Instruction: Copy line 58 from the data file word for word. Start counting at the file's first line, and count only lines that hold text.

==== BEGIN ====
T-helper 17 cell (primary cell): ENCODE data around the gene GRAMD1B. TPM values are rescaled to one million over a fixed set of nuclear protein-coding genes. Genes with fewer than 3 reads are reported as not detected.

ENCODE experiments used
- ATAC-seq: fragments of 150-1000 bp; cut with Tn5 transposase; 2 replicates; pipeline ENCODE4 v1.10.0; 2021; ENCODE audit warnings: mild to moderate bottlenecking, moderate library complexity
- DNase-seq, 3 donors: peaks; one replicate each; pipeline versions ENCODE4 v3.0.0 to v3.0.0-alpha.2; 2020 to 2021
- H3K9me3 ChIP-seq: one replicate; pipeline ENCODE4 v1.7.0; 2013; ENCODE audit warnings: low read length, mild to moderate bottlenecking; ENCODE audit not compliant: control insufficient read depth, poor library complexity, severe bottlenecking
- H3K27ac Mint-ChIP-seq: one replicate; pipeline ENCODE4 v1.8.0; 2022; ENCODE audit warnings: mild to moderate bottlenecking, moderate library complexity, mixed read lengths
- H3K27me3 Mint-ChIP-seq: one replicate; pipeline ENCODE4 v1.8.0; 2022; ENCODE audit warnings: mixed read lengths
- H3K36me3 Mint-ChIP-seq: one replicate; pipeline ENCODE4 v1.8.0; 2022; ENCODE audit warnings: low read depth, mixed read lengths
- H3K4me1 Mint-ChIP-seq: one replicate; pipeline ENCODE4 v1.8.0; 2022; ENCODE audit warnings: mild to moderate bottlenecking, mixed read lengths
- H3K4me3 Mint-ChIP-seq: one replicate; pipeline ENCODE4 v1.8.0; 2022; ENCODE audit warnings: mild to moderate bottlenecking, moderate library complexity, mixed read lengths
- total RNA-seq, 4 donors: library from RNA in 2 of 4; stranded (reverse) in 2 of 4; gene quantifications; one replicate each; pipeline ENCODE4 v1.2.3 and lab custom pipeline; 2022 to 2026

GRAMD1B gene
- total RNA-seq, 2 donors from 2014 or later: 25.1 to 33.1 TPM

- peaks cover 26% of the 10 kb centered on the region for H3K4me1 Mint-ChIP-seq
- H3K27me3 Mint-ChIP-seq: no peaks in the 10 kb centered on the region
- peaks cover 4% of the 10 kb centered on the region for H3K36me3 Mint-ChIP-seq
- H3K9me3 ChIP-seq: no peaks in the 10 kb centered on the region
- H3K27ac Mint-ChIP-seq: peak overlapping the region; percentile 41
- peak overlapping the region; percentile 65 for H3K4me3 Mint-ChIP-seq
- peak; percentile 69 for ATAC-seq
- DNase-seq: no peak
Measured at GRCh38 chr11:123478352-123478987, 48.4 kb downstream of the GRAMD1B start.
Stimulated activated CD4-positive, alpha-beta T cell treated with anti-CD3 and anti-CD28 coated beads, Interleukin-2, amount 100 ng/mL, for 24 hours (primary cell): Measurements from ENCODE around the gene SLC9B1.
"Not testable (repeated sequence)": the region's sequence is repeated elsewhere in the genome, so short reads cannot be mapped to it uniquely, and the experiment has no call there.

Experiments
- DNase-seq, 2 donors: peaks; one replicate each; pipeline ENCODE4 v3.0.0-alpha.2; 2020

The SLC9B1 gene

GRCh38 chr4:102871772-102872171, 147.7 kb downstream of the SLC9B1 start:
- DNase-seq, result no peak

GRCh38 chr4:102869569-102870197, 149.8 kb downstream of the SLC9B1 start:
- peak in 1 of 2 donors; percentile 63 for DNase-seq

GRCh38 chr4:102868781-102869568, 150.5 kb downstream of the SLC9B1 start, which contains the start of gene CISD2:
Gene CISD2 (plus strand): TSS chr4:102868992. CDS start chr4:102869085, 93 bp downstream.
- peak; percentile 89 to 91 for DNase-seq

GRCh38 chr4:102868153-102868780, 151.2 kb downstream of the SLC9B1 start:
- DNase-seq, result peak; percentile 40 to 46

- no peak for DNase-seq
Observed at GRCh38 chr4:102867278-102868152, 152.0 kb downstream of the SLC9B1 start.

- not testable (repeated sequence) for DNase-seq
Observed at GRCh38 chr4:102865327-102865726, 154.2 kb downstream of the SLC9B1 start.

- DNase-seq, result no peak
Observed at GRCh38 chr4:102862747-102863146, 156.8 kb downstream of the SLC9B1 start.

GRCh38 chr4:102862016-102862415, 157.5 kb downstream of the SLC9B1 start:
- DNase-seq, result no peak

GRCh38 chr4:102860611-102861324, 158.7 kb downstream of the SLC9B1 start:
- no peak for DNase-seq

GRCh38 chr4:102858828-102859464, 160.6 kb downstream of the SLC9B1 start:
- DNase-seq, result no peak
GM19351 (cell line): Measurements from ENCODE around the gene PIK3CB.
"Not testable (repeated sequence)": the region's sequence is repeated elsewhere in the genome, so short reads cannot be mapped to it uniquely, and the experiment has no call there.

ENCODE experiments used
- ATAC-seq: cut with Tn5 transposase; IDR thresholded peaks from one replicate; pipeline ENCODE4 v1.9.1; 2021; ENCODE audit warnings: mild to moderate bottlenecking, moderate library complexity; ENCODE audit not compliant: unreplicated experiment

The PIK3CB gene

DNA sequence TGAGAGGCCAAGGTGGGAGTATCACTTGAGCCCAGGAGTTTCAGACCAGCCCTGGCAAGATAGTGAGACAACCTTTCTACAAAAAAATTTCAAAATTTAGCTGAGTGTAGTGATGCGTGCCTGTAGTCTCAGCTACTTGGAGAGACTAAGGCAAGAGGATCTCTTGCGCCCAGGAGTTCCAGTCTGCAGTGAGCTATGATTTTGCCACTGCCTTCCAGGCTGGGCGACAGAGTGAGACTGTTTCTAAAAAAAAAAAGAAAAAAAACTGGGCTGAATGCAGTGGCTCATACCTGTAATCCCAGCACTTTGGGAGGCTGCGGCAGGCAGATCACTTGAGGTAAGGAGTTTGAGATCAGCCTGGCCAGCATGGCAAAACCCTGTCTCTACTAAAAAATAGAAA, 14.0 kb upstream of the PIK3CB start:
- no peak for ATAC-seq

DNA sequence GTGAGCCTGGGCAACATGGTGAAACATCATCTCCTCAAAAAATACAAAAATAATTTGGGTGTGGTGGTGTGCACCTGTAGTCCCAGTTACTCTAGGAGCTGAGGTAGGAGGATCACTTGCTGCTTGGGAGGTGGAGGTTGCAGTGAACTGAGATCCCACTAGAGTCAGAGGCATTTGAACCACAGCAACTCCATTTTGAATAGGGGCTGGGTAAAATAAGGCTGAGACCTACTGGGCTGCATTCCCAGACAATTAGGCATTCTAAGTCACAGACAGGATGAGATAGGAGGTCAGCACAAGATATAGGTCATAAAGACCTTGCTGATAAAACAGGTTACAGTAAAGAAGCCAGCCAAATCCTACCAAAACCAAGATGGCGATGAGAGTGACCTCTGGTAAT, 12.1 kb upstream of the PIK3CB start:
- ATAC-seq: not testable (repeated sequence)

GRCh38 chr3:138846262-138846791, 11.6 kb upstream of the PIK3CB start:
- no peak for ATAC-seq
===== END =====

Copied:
GRCh38 chr3:138846262-138846791, 11.6 kb upstream of the PIK3CB start: